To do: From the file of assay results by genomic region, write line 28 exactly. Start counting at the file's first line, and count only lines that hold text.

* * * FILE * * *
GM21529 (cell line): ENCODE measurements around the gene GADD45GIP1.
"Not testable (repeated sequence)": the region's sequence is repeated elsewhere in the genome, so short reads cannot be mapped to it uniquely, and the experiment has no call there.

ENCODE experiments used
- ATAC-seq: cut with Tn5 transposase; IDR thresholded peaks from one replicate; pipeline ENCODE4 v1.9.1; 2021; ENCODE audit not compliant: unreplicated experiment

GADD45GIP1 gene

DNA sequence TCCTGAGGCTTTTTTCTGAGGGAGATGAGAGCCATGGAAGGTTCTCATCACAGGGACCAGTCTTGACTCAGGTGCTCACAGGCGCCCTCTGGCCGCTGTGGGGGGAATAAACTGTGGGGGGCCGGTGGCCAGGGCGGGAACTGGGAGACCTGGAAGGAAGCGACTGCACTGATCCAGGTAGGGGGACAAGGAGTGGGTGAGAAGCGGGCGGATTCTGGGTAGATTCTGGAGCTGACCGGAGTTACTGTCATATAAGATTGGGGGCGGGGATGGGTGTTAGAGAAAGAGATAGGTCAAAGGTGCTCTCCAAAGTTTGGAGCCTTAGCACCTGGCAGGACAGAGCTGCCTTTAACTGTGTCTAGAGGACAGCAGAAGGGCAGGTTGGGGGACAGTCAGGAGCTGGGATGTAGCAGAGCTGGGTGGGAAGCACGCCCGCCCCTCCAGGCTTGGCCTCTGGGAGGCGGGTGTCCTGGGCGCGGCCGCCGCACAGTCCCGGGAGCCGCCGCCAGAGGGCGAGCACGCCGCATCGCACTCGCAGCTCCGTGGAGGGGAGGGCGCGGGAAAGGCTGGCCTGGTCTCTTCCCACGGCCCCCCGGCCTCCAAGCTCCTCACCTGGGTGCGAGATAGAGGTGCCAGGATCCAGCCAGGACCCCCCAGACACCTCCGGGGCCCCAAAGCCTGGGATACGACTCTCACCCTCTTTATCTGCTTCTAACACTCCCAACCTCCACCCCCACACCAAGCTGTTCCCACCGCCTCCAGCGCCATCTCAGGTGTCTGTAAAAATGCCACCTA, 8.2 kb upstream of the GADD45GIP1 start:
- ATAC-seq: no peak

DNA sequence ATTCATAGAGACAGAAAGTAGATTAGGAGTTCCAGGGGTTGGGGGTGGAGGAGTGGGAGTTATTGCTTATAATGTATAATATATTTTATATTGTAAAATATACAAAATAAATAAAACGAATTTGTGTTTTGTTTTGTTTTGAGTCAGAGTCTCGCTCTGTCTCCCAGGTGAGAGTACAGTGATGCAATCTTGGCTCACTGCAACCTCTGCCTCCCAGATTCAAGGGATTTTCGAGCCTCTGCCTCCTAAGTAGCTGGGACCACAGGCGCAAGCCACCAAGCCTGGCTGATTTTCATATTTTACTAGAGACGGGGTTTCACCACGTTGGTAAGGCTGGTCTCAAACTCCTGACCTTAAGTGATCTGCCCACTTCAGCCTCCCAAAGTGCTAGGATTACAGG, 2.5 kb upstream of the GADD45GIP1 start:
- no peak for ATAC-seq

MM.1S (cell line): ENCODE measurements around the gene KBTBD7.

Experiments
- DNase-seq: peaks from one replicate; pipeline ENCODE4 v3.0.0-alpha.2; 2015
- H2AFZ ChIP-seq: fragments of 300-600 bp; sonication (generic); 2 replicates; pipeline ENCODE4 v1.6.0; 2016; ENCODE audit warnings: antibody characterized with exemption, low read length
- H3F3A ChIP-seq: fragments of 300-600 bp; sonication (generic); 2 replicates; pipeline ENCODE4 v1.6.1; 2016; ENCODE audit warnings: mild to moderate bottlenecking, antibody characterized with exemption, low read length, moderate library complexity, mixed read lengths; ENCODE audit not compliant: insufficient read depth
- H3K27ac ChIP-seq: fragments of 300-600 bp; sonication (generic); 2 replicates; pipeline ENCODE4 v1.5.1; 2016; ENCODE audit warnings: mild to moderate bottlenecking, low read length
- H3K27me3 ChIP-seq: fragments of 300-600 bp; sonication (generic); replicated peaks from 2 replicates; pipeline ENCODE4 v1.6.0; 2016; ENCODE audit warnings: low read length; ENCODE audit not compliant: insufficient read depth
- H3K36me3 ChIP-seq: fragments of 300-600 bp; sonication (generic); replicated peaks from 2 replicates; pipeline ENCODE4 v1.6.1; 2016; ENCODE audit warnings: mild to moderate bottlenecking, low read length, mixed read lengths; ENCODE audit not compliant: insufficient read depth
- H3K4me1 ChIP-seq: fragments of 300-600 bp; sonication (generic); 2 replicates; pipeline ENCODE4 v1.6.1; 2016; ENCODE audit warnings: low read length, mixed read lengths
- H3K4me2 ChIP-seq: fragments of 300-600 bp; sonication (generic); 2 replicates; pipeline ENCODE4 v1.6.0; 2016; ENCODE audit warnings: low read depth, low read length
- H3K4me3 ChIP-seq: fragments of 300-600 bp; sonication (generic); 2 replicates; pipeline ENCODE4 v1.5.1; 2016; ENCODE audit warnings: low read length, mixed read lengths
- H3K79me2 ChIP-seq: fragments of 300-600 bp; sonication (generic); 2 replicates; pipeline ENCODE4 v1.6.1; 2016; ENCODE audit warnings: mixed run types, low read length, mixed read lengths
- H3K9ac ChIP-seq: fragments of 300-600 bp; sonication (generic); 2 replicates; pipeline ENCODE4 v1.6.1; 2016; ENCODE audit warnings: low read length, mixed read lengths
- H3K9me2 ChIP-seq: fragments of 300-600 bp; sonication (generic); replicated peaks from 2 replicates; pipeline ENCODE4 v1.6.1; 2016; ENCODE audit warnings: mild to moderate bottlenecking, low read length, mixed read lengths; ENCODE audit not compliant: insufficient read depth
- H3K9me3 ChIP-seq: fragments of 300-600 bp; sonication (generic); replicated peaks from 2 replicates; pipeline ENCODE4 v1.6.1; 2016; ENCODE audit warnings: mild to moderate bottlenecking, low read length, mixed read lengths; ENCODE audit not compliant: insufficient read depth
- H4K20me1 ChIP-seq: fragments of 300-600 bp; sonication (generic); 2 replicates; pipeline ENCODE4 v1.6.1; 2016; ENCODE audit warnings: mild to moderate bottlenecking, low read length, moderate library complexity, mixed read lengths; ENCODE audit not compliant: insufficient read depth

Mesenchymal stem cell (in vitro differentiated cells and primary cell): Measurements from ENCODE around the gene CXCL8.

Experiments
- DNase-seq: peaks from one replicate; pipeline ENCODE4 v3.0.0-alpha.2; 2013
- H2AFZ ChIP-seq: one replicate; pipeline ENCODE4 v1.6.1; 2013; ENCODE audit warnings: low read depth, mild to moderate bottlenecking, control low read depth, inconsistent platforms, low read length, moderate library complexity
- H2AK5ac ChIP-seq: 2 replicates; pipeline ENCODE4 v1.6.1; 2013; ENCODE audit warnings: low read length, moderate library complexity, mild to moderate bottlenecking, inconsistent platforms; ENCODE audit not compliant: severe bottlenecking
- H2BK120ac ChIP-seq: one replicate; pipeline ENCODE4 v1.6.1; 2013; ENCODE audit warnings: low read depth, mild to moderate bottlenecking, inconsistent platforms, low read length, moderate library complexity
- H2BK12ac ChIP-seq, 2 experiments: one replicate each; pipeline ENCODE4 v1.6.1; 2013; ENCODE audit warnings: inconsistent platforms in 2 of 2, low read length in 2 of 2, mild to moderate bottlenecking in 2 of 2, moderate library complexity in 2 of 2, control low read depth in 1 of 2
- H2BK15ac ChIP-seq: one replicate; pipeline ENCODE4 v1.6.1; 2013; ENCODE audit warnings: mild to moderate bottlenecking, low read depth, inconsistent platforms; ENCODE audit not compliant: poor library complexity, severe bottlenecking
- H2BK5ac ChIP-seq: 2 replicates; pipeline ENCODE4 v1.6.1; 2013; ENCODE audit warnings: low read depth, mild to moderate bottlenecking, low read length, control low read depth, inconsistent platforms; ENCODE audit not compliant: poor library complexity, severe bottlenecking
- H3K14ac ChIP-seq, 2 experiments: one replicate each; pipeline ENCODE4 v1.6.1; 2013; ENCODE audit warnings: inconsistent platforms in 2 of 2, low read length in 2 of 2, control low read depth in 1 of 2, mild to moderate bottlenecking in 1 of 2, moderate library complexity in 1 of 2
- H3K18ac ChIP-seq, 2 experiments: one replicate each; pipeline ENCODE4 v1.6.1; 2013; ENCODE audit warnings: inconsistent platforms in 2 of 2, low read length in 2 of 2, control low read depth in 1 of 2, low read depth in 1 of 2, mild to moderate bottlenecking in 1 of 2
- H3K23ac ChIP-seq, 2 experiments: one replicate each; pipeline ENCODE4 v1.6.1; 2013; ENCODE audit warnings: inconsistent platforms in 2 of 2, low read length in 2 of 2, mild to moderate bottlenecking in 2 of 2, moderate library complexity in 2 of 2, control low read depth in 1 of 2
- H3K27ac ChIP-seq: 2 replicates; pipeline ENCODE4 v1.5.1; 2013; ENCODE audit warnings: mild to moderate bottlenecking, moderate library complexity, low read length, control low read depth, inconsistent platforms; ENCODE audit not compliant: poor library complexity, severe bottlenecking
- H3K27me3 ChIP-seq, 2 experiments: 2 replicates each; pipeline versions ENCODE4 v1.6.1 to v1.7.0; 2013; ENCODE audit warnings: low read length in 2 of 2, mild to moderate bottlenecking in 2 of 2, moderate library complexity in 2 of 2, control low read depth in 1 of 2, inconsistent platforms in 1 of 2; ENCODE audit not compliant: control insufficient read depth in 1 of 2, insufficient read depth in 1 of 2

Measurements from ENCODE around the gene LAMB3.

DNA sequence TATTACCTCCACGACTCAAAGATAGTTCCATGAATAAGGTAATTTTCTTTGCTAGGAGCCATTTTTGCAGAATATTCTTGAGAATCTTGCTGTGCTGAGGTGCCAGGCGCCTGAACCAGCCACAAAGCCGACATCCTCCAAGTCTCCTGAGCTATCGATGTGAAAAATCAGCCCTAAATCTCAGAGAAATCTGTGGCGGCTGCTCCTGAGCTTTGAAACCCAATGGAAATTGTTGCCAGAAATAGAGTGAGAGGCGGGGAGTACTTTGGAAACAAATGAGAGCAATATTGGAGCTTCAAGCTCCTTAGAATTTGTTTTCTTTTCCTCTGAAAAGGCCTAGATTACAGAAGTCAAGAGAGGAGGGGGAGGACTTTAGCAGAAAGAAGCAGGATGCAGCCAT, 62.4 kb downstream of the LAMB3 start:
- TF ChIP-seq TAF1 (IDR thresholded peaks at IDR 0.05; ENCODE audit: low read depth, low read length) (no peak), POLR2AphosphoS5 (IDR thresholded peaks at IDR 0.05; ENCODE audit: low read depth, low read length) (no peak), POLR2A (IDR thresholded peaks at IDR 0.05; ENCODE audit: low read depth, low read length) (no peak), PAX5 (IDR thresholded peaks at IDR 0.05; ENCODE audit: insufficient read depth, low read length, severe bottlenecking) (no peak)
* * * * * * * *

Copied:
- DNase-seq: peaks from one replicate; pipeline ENCODE4 v3.0.0-alpha.2; 2013